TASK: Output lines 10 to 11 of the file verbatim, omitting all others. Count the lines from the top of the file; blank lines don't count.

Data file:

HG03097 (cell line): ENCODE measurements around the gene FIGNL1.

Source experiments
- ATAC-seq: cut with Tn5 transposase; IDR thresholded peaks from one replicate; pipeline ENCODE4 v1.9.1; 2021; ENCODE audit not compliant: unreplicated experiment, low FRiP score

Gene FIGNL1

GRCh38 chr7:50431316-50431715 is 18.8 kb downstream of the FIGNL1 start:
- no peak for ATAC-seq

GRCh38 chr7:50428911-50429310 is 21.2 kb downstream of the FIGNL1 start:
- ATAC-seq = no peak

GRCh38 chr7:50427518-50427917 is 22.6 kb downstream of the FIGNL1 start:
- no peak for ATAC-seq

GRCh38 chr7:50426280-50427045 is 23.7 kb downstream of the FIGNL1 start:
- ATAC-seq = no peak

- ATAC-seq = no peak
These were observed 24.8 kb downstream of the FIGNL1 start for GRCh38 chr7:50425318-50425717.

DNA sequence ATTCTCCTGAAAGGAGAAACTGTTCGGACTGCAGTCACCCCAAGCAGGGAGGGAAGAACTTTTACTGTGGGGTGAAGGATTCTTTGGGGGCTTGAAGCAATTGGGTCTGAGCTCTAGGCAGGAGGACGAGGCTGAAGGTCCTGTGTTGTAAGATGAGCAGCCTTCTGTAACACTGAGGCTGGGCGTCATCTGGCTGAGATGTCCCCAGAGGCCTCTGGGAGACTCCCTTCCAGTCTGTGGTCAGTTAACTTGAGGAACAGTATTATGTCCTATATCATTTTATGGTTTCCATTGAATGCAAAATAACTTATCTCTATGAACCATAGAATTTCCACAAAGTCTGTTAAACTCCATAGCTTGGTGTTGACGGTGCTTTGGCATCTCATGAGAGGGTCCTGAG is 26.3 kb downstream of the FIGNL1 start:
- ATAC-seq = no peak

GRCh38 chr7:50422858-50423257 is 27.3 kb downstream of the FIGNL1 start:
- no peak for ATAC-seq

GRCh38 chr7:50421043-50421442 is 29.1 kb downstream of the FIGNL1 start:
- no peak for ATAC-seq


- no peak for ATAC-seq

GRCh38 chr7:50426280-50427045 is 23.7 kb downstream of the FIGNL1 start: